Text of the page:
MILAN (Reuters) - Italy coach Antonio Conte and Atalanta’s Stefano Colantuono are among 130 people who face formal investigation after prosecutors concluded a four-year probe into match-fixing, the Italian news agency Ansa said on Monday.
Conte, who has already served a ban imposed by the Italian federation (FIGC) in connection with the case but has always denied any wrongdoing, was accused of “sports fraud” following the probe by prosecutors in Cremona.
The alleged wrongdoing dates back to 2011 when Conte, who went on to win three successive Serie A titles with Juventus before being appointed Italy coach last year, was in charge of Siena in Serie B.
Colantuono is being investigated over a match against Crotone in 2011, also in Serie B, Ansa said.
The 130 named in the report will be formally notified that they are under investigation which in Italy is usually the last step before the case goes to court.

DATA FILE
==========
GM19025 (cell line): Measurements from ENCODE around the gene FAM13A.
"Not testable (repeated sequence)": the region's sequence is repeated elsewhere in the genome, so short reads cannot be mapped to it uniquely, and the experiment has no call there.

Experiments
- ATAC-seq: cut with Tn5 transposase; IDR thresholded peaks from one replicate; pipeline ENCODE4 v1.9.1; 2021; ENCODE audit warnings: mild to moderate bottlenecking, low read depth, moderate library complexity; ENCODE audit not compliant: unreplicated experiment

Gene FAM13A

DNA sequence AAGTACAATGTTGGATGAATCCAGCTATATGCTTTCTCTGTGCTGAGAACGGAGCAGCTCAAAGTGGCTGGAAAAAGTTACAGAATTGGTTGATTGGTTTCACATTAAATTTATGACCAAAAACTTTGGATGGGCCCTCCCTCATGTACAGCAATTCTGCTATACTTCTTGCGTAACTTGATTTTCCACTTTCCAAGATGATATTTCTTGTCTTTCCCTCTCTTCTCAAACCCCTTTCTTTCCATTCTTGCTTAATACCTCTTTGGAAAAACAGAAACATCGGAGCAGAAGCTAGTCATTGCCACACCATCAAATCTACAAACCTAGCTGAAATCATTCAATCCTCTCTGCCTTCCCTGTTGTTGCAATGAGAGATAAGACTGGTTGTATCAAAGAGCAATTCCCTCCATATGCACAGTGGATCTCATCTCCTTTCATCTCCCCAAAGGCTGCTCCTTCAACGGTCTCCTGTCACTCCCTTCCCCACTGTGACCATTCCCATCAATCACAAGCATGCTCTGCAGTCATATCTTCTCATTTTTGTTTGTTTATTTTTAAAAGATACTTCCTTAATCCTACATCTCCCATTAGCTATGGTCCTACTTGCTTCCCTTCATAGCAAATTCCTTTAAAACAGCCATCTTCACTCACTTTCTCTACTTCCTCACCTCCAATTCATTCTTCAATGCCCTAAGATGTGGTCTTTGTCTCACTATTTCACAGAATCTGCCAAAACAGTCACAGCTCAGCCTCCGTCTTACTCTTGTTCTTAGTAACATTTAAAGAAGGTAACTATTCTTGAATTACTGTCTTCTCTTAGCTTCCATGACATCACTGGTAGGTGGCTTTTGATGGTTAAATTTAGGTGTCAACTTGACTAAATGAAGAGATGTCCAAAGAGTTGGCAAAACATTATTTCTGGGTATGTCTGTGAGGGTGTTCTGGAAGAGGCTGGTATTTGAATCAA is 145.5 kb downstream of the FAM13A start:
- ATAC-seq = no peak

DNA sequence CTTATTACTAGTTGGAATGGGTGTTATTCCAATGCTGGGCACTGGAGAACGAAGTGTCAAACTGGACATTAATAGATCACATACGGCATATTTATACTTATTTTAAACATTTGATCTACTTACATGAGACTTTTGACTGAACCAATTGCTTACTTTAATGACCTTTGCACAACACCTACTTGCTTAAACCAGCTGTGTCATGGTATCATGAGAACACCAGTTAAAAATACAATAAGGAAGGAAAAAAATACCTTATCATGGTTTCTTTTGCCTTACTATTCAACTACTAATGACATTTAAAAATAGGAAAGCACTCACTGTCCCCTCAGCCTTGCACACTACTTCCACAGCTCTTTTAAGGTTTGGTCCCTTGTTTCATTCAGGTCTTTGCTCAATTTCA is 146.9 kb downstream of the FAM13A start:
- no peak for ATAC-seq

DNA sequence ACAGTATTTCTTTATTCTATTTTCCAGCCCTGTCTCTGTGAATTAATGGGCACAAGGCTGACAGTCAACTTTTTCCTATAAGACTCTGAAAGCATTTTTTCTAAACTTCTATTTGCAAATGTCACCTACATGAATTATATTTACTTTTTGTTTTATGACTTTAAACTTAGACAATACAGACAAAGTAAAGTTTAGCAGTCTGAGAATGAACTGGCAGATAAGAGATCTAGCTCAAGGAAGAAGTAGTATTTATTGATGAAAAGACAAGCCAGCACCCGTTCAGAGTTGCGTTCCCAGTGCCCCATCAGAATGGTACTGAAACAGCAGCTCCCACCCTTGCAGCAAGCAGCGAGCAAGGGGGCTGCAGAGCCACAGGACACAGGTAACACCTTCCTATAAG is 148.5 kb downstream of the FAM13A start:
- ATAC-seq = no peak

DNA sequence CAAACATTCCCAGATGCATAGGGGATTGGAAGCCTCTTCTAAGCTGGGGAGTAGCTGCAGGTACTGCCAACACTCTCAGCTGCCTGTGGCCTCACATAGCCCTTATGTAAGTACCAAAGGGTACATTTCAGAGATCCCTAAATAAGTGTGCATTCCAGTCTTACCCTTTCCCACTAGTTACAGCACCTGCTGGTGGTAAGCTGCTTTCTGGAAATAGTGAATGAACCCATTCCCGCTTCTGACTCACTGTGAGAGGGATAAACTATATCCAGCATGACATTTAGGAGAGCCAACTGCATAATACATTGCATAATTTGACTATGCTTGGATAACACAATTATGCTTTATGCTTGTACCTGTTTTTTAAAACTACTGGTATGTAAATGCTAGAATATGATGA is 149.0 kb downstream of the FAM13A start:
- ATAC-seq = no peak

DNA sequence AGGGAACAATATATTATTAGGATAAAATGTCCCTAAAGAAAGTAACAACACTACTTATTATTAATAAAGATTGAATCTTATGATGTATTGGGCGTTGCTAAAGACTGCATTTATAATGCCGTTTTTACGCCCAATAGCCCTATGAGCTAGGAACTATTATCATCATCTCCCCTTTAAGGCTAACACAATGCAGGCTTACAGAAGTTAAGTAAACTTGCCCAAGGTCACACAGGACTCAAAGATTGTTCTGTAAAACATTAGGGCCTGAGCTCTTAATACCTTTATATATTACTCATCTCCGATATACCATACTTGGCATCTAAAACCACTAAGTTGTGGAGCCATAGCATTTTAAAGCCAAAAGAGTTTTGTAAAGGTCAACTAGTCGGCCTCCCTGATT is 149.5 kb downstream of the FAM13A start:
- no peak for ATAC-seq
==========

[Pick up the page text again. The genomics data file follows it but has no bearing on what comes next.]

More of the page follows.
Lazio midfielder Stefano Mauri, former Atalanta captain Cristiano Doni and former Italy forward Giuseppe Signore were also named in the 107 page report compiled by state prosecutor Roberto Di Martino.
The investigation followed attempts to manipulate matches in Serie B, the Italian second division, and the third tier Lega Pro during the 2010/11 season, with some Copa Italia matches also involved.
Investigations have been led by police and state prosecutors from Cremona, a northern Italian city of around 70,000 people, after a report from local side Cremonense uncovered the scandal.
The FIGC has already conducted its own investigation and banned Conte for 10 months in 2012, later reduced to four months on appeal. Conte had previously rejected a plea bargain offering a three-month ban.
More than 50 players were banned for up to five years and a number of clubs, including Atalanta and Siena, have had points deducted by the FIGC over the case.
Writing by Brian Homewood in Berne, editing by Pritha Sarkar